American psychiatry is changing its attitude toward religion.
The American Psychiatric Association has added a category to
its new diagnostic manual recognizing religious or spiritual
problems as legitimate clinical concerns that are not necessarily
related to a mental disorder.
Psychologists, psychiatrists and clergy supporting the change
say the previous Diagnostic and Statistical Manual of Mental
Disorders presented religion negatively, reflecting anti-religious
biases of mental health professionals.
They say the new sensitivity results from the recognition that
religion and spirituality are important to the American population
and can actually help patients in their struggle to achieve mental
"The fact is that for the first time ever, psychiatry is
revisiting the psychoanalytic view of religion, and although they
still present it in the language of `problems,' at least they're
talking about it in a new way," says Rabbi Jeffrey Cohen,
coordinator of pastoral services at St. Louis State Hospital.
Cohen is former president of the Association of Mental Health
Clergy, a national group that has been in discussion with the
American Psychiatric Association for years over the way psychiatry
reacted to religion.
The new manual, due to be made public this month, adds a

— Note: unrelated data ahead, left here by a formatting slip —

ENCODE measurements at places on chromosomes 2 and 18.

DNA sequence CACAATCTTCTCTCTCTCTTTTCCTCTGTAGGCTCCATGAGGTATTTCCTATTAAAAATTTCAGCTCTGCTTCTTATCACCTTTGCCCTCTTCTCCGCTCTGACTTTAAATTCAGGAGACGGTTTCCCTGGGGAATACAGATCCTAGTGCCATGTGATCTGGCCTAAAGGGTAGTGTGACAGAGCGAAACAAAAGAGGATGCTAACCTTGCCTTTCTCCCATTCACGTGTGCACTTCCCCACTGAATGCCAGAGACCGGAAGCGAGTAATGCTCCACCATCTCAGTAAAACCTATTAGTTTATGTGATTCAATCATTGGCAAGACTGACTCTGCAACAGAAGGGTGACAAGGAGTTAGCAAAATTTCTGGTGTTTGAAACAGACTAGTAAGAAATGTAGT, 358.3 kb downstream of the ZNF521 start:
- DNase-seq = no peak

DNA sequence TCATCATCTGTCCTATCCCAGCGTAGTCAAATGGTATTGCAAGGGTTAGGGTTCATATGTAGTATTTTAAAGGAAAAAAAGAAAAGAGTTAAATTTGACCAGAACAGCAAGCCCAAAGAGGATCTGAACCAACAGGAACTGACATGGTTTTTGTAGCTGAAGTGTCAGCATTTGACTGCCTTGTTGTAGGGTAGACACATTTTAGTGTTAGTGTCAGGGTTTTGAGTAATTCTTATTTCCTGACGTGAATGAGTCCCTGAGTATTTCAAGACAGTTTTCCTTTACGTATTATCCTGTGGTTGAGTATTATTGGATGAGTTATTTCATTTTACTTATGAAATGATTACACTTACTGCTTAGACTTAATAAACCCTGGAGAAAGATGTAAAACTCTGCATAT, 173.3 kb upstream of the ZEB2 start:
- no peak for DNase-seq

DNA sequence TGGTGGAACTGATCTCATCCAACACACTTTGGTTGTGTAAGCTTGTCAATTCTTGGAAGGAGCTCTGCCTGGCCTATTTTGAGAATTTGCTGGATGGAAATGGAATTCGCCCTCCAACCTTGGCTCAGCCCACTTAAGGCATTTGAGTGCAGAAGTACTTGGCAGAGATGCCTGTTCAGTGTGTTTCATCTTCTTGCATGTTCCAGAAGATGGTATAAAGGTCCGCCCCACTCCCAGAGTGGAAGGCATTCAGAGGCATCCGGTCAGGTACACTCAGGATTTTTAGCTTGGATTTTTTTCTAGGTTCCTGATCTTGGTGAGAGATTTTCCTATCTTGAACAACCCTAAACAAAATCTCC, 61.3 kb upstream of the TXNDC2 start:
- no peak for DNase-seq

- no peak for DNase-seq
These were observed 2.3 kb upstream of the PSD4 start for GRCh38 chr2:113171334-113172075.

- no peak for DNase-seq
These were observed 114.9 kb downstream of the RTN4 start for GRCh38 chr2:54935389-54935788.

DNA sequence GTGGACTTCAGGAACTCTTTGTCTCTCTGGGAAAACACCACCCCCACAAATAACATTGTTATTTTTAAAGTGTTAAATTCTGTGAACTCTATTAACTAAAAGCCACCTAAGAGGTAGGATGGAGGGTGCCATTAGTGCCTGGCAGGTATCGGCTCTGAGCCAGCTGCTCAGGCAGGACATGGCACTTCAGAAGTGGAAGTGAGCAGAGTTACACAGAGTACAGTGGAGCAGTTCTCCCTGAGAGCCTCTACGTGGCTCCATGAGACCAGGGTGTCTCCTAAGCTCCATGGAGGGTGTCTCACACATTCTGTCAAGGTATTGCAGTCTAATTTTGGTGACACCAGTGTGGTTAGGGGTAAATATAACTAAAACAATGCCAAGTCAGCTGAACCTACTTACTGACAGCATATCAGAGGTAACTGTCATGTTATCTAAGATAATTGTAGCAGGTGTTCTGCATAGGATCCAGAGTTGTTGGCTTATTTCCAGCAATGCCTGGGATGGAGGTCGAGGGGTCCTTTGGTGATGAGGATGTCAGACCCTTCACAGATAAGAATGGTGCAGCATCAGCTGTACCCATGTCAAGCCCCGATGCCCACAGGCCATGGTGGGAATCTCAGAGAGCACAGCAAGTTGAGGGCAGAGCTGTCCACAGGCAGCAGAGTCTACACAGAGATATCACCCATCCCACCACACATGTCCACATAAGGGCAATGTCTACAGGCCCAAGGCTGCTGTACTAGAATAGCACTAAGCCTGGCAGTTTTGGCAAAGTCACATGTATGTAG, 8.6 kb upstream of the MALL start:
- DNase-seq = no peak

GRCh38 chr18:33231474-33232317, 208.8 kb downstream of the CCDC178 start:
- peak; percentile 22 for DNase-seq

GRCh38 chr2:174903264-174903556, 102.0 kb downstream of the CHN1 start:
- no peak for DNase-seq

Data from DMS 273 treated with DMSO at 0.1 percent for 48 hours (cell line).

category under the listing of general problems of living that might
need clinical attention, such as bereavement or academic
The addition says: "This category can be used when the focus
of clinical attention is a religious or spiritual problem. Examples
include distressing experiences that involve loss or questioning of
faith, problems associated with conversion to a new faith, or
questions of other spiritual values which may not necessarily be
related to an organized church or religious institution."
Dr. Robert Turner of San Francisco, one of three men who
formally proposed the new category to the psychiatric association,
says the category would cover "mystical" or "near-death"
experiences that psychiatry generally has considered symptomatic of
"We feel these are profound psychological experiences that can
have major life-transforming effects on people . . . and are worthy
of real positive validation," says Turner, assistant clinical
professor in the department of psychiatry at the University of
California Medical School at San Francisco. …